The Bunny is Gone, So What's Next? Devotion #2: Following the Road - Monday Morning Devotion

the bunny is gone so what's next after easter devotions lutheran indian ministries monday morning devotions

The Easter ham is gone. The hard-boiled egg shards scatter the floor. The Easter bunny has hopped on. So what do we do now? How do we continue to live in the joy of Easter?

We follow the example of Jesus' closest followers and we follow the road laid out before us.

(Need to start at the beginning? Here's Week 1.)

Have you ever found yourself traveling down the road on your way to something you know will be a significant moment in your life? Perhaps you were on your way to your first day of college or to interview for your dream job. Or maybe you were driving to your wedding or speeding to the hospital for the birth of your child. Undoubtedly, this ride is different from your usual trip to the grocery store! Your heart is racing as your mind plays out every possible scenario.

I imagine that's how Jesus must have felt as He traveled down the road about to enter Jerusalem, knowing that this road ultimately would end in His death. Jesus knew that He’d be betrayed, imprisoned, tortured, and killed, but He also knew that “the hour has come that the Son of Man should be glorified” (John 12:23). You see, Jesus was on a mission to tear down the great divide between God and man (2 Corinthians 5:18), to render sin powerless (Romans 6:6), to defeat death (1 Corinthians 15:55), and to set us free (Galatians 5:1). Nothing was going to stop Him from fulfilling His mission to rescue mankind.

In Acts 9, we read about a Pharisee who was also traveling on a road to complete a mission. And just like Jesus, this man believed he was fulfilling God’s work. But unlike Jesus, he had no idea where this road would lead him. His name was Saul of Tarsus, a man known for persecuting believers, for “breathing threats and murder against the disciples of the Lord” (Acts 9:1). His mission? To arrest Christ followers and bring them to Jerusalem for trial (9:2), which essentially guaranteed they’d be stoned unless they denied their faith.

But on this road, Saul came face-to-face with Jesus, the very One whose followers Saul was persecuting! And in the midst of their encounter, the zealous Pharisee, who was no doubt humbled by the sight of the Light of the world, was given a new name (Paul, which means humble) and a new mission.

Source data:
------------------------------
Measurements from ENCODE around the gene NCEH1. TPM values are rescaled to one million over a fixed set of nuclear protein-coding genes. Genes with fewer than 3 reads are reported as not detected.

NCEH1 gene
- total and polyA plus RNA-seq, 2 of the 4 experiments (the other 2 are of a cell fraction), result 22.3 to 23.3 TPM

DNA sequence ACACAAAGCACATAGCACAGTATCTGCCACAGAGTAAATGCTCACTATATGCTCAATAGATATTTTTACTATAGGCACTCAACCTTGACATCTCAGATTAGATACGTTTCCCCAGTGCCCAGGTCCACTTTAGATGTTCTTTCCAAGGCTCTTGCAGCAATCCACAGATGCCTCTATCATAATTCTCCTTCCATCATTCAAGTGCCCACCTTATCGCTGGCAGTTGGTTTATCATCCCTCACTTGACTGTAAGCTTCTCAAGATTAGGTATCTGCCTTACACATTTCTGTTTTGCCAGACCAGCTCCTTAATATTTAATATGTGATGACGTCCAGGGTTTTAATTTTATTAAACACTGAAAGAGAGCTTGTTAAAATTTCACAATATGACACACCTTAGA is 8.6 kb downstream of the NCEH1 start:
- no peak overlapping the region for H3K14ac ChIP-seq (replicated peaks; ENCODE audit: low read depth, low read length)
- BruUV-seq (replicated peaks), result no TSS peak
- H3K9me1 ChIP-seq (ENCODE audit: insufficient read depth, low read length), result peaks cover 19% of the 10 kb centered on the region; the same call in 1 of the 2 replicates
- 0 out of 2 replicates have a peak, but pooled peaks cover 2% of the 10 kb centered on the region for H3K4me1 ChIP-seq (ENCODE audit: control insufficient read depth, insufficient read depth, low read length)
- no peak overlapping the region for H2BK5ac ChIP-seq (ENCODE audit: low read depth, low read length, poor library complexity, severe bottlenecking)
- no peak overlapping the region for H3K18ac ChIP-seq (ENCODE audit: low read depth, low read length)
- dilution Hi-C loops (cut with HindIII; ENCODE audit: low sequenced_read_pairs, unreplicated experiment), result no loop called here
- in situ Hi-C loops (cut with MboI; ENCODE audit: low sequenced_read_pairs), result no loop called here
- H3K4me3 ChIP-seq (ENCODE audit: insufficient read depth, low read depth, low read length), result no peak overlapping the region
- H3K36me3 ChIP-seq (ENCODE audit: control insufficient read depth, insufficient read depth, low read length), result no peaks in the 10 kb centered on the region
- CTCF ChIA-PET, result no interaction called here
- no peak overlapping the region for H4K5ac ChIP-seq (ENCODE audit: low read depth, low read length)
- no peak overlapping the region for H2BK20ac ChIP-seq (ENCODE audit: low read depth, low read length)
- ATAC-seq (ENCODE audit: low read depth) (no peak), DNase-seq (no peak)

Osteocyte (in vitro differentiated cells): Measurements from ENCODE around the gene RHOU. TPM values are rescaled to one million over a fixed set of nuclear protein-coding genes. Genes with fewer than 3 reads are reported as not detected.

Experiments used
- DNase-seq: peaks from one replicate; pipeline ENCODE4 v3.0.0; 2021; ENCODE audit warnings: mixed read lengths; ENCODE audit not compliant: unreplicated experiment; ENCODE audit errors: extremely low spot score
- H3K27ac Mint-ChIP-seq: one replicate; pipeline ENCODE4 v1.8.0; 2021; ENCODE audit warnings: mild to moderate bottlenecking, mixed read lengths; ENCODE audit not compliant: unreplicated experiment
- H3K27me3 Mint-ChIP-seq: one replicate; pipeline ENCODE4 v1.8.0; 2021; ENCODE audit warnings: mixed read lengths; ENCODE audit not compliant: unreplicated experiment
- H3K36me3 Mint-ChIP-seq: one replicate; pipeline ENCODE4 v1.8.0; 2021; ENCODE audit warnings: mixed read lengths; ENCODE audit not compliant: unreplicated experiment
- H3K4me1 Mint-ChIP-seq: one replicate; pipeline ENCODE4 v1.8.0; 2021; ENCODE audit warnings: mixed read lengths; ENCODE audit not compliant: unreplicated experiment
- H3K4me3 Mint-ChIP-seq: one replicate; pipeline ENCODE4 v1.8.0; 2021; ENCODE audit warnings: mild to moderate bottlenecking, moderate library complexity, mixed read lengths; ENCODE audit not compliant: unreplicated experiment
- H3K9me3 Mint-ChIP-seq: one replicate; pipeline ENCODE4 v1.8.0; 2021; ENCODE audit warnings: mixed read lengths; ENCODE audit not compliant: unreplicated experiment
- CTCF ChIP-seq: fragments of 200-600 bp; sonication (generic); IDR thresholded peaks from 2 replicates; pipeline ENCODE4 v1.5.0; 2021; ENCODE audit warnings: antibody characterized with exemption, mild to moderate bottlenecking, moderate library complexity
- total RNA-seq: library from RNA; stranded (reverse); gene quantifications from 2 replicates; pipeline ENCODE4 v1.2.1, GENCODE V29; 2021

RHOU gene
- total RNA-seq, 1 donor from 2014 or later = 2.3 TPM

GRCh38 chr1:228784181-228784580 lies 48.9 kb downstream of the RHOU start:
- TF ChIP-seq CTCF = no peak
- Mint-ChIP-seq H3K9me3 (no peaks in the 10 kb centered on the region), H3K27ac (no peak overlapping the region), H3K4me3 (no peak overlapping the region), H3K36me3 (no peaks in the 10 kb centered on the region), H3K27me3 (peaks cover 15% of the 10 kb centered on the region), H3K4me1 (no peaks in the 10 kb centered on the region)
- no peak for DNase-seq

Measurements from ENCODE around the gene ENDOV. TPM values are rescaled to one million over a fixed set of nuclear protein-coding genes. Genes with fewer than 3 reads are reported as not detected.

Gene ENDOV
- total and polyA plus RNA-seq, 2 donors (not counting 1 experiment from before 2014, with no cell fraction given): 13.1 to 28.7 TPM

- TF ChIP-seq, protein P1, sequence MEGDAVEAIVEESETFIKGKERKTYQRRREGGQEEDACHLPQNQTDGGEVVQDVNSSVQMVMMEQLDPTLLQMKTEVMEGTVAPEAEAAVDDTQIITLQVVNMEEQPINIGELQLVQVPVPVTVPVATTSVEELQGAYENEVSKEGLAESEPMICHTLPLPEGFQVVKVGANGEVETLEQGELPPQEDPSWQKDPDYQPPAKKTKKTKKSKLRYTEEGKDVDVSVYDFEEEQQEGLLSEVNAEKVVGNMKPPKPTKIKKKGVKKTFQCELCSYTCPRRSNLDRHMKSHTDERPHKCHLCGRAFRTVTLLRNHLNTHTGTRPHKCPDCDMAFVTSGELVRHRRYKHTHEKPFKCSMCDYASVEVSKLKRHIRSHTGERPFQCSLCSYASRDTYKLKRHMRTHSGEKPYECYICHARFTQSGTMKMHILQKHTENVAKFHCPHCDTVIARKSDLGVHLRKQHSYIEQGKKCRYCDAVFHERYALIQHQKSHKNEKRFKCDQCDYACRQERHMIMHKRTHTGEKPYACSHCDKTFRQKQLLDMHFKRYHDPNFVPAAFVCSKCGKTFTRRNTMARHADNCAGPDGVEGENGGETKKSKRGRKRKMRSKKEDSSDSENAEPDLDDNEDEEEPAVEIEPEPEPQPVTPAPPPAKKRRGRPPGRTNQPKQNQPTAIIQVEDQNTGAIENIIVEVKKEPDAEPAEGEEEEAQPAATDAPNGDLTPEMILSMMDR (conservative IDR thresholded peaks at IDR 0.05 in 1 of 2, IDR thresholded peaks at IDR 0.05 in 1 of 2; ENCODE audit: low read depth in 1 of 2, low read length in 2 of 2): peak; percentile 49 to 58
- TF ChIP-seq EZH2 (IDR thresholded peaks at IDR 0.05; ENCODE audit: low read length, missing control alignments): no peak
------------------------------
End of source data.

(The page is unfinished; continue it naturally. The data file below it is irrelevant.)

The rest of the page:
Some Native Americans today follow the way of the Red Road. No two tribes have the same beliefs, and the Red Road is an overarching value system, bringing together the basic elements of various tribes into one pan-Indian philosophy for the right was of living. The beliefs align very closely with the teachings of Jesus: walking with the Creator to live a life of humbleness, respect, truth, and love, but it's not a road where you are likely to find Him.

Many are struggling on this road. Past trauma and pain cloud their vision and the path falls out of view. It is on this road that we meet them. It is here, we tell them about Jesus, listen to their stories, and allow the Holy Spirit to work in their hearts. It is here, we hope, like Saul, that their eyes will be opened to the Savior who died for them and they will continue on the road with Him.

What road are you on today? Are you still on the road with Jesus?

Where has your journey taken you? Sometimes, life takes us down a dark road, and we wake up one day wondering how we got this far. But the good news is that Jesus traveled the road we never could and “for the joy that was set before Him endured the cross” (Hebrews 12:2). He humbly took that road, riding on a donkey just as it was foretold in Zechariah. And because of this, no matter what road we’re on or where our ride has left us, Jesus will be there to meet us and shine His light on us!

Take time today to reflect on the humility of our Savior and what you can do to embody that same servant-heartedness. Who can you help to find their way to (or back to) Jesus' road?

Read Week 3

This devotion is based on Calvary Fort Lauderdale's series: "'It is finished' was just the beginning."